Do We Need Chief Strategy Officers?

The Chief Strategy Officer (CSO) is a curious position. Some companies have them, while in other companies, such a position does not exist. In the latter, when you enquire why there is no Chief Strategy Officer in the organization, the CEO will dismiss the idea that such a position would add any value. As one CEO observed, if there is a Chief Strategy Officer, then what do I do? As a result, many CEOs are ambivalent, and some even downright hostile, to having a CSO.

Most CEOs see, and should see, themselves as having the responsibility for formulating the organization’s strategy. In fact, it is central to the role definition. Some CEOs feel that having a strategy head would compromise their position in the eyes of the stakeholders. If a strategy was presented by the Chief Strategy Officer, then observers, especially the board of directors, may question whose strategy is this – the CEO or the CSO?

Many CEOs can think strategically about their industry, critically understand their firm’s capabilities, as well as keep on top of the changes unfolding in important related domains such as competitors, technology, environment, and public policy that will impact the firm’s future fortunes. Some of these CEOs are also disciplined enough to devote the needed time to developing and updating strategy in between fighting the inevitable daily fires that occur in any organization which demand immediate attention. But after applying these two filters, probably only a minority of CEOs have both the ability and motivation to continuously engage in the time consuming process of formulating strategy and keeping it updated.

On the other hand, by and large, CEOs are great executors. They have consistently delivered results previously since this is how they rose into their current position. But, how much experience they have had in formulating strategy depends on their experience prior to becoming CEO. Did they have to formulate strategy or just execute a given strategy?

Recognizing their limitations, especially with respect to the time available, many CEOs outsource strategy to the thriving profession of strategy consultants. However, can one really outsource making strategy? While accepting that in some circumstances there may not be another good option, there are at least two reasons why outsourcing strategy making to consultants is a bad idea.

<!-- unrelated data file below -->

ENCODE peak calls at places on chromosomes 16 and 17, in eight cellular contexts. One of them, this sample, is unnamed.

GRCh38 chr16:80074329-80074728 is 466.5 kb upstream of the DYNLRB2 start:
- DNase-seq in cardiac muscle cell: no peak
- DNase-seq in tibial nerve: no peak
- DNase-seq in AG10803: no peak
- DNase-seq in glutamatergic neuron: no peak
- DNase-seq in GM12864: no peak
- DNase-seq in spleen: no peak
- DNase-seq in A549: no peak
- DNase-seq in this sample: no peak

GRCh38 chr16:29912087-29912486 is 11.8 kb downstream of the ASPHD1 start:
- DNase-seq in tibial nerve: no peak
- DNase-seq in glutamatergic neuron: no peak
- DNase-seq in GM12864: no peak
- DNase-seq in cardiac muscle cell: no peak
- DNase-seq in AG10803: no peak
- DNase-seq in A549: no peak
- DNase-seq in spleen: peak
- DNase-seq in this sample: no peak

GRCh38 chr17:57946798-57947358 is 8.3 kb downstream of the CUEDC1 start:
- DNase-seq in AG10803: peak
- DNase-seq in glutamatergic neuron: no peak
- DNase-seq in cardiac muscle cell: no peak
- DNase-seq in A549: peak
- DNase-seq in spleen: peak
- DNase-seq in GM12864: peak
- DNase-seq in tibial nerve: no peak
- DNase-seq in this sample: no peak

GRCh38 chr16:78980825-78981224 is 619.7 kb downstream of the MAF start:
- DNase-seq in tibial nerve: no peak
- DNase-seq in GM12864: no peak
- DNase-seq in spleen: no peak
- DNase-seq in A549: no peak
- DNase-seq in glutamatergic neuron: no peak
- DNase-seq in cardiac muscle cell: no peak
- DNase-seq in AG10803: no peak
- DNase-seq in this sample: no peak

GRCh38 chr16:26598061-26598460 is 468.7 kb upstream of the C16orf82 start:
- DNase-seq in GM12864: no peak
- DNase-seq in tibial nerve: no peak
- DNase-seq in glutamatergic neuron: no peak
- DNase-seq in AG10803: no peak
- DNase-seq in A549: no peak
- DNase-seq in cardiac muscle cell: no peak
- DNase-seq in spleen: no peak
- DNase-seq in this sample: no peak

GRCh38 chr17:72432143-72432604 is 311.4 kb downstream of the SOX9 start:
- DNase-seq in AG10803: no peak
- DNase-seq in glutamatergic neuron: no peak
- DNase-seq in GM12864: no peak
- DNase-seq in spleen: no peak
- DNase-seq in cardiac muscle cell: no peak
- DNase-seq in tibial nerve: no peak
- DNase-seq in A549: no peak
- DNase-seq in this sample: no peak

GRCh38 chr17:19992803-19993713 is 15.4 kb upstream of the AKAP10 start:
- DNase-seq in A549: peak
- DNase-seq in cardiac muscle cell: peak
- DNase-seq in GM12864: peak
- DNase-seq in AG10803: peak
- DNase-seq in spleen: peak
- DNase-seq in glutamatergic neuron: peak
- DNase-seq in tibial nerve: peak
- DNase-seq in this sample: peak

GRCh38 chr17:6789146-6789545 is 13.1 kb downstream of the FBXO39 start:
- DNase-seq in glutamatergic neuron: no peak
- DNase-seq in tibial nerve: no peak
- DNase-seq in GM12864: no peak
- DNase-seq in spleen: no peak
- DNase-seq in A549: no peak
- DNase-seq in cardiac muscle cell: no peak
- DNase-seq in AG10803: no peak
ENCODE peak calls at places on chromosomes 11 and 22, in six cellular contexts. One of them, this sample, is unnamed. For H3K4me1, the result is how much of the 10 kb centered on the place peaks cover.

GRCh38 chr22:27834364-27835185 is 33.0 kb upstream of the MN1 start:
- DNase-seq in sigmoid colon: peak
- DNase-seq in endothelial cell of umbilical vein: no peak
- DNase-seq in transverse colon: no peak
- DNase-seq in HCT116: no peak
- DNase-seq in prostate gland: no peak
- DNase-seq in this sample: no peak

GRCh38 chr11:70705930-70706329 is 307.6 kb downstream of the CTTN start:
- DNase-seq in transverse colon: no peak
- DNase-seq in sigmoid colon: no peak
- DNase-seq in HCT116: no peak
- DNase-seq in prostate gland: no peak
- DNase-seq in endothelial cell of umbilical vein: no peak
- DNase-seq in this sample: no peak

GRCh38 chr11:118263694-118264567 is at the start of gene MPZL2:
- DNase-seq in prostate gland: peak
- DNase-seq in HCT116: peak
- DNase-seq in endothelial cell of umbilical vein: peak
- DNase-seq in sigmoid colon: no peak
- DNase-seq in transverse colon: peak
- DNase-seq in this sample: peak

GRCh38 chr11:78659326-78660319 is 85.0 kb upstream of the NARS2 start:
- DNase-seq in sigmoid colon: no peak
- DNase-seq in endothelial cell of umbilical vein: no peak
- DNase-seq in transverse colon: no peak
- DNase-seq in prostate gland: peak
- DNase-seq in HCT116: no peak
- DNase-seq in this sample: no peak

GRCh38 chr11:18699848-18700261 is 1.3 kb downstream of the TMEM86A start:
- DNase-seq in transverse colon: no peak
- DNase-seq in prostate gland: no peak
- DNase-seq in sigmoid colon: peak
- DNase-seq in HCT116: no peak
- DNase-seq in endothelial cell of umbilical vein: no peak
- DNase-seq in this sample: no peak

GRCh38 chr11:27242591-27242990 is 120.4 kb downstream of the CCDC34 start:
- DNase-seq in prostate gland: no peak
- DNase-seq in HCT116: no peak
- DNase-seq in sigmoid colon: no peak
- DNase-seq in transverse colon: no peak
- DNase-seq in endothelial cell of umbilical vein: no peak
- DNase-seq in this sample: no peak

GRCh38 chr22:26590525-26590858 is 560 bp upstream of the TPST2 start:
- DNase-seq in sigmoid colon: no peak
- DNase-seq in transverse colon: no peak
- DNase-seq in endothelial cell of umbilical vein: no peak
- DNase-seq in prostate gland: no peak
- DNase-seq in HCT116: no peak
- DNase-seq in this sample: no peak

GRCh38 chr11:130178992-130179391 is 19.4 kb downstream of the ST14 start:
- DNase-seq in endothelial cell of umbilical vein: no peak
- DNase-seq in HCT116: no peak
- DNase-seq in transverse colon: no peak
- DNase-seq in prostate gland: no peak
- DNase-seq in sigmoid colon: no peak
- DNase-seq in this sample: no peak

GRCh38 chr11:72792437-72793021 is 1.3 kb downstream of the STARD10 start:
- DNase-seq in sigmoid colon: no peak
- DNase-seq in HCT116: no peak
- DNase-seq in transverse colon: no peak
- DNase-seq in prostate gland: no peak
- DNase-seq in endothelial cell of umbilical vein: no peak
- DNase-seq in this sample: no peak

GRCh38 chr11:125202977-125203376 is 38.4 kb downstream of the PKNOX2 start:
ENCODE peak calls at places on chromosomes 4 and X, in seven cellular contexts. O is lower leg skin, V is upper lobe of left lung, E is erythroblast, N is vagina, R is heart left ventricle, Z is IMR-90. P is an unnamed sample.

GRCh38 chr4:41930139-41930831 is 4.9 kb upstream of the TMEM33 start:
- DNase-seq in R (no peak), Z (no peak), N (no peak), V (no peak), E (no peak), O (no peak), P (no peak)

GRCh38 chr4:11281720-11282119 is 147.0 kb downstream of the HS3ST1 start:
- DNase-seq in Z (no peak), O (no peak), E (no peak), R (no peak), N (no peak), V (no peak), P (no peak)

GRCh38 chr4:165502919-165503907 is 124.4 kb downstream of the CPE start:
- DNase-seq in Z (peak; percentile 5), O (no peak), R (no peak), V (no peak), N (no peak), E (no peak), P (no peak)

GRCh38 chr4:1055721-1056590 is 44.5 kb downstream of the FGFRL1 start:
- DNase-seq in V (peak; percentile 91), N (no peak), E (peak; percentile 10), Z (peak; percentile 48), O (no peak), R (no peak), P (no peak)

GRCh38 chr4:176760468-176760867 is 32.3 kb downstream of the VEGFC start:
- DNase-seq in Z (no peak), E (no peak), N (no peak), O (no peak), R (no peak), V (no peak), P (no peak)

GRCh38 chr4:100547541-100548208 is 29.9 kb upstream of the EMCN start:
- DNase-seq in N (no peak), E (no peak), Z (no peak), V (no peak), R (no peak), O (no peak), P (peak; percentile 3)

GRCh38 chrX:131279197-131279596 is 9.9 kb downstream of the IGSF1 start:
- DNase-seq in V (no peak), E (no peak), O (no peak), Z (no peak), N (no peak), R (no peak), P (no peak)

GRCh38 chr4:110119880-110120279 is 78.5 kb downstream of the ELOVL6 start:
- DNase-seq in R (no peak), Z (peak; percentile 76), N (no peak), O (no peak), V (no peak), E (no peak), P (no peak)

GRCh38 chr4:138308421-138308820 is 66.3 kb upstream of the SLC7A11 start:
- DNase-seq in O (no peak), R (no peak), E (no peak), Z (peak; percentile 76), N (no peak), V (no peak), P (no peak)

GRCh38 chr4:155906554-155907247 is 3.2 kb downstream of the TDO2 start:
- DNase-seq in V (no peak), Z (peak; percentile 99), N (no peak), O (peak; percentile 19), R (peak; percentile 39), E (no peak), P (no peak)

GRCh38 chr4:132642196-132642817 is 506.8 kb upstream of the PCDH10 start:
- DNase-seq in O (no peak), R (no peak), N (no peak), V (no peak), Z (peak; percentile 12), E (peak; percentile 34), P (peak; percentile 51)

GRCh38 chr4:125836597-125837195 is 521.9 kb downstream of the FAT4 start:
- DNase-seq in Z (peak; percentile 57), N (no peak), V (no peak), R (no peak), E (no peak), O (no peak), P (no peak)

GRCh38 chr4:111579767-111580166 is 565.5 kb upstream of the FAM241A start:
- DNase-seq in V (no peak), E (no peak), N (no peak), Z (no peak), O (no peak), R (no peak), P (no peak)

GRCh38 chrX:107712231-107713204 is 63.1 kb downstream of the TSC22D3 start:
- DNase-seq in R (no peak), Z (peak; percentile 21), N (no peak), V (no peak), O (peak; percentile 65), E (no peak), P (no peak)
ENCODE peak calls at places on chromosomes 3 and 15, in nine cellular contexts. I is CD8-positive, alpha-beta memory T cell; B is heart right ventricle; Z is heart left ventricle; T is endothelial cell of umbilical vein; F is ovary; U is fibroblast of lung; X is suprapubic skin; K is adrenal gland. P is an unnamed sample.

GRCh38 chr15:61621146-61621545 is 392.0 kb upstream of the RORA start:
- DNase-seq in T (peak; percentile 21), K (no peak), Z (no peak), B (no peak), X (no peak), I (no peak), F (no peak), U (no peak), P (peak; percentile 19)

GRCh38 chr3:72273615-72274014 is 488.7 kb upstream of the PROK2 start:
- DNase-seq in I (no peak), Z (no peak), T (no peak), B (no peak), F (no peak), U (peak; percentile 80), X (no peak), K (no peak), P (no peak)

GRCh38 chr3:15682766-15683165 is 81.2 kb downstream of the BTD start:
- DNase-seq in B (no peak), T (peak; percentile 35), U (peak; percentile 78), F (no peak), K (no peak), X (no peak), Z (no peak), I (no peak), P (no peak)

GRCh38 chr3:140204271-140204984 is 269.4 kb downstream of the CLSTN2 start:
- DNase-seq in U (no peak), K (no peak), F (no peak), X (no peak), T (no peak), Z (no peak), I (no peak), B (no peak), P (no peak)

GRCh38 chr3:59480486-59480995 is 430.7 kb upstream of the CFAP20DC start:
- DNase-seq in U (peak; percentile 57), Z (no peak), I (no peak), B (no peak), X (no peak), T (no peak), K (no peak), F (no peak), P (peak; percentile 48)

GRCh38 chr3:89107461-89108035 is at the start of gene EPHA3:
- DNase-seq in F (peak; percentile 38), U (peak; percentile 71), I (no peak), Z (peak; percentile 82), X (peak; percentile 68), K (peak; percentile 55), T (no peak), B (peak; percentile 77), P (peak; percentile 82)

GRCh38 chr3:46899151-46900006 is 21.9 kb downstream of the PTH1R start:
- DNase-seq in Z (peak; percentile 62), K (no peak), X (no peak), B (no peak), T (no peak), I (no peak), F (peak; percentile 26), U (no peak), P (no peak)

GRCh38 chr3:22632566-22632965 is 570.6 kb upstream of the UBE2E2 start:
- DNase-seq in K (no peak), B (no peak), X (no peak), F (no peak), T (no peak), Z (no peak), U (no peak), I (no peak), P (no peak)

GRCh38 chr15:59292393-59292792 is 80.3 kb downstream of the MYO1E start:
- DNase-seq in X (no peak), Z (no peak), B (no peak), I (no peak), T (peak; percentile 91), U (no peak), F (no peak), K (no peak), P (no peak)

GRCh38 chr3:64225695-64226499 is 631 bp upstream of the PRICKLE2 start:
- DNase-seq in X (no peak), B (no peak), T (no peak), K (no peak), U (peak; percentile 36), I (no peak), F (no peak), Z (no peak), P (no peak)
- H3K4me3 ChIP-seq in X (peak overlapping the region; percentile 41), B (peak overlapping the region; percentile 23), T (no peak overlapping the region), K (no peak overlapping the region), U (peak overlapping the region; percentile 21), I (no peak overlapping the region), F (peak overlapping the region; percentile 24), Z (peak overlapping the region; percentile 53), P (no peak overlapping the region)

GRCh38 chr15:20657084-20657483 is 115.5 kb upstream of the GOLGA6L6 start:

First, strategy is the essential conversation among the top management team (TMT). It is how the TMT develops a shared view of what are the firms’ strengths and weaknesses, competitor strategies, where the opportunities and threats exist, and how the social, political, and technological environment is evolving. As reasonable people can, and often do, disagree, strategy making is a messy process. But it is through these intense and continuous conversations that a common understanding emerges within the TMT. The outcome of this should be a strategy that will deploy the organizations resources towards a mutually agreed goal (vision) in a pre-defined pattern.

Second, implementing strategy requires that the TMT “own” the strategy and are the shills for it. To effectively explain, and convince the organization to execute, the strategy, the TMT must believe that it is their strategy or they will not be effective promoters of it. The responsibility for selling the strategy to the entire organization so that each employee understands their role cannot be abdicated.

Being an Effective CSO

Being a CSO is testing for a number of reasons, but primarily because it is hard to demonstrate differential competence vis-à-vis other members of the TMT, especially the CEO. This is in contrast to those who head specialized functions such as finance (CFO), technology (CTO), information (CIO), operations (COO), or even marketing (CMO). Therefore, to be effective, the CSO must bring some unique experiences, skills, opinions, and/or ability to the table. And hopefully, these are acknowledged by the CEO and the other members of the TMT.

As I have often observed the CEO is a lonely position. An effective CSO will have built a reservoir of trust with the CEO. To have this trust, the CSO must be honest broker of information and not be seen as seeking the CEO’s job. The CEO must never feel under threat from the CSO.

A major role of the CSO is to be a sparring partner to the CEO with respect to formulating strategy. By contesting the CEO’s thinking, the probability of developing a sound organizational strategy increases. My own observation, especially in India, is that being an effective CSO is challenging:

  • How do you add value to the organization and the CEO without taking away the limelight from the CEO?
  • How to be adequately deferential to the CEO, yet to push the CEO’s thinking on strategy?

Failing the above, the CSO ends up simply being an expensive resource making power point slides for the CEO. In which case, it is better to replace the CSO with an Executive Assistant.

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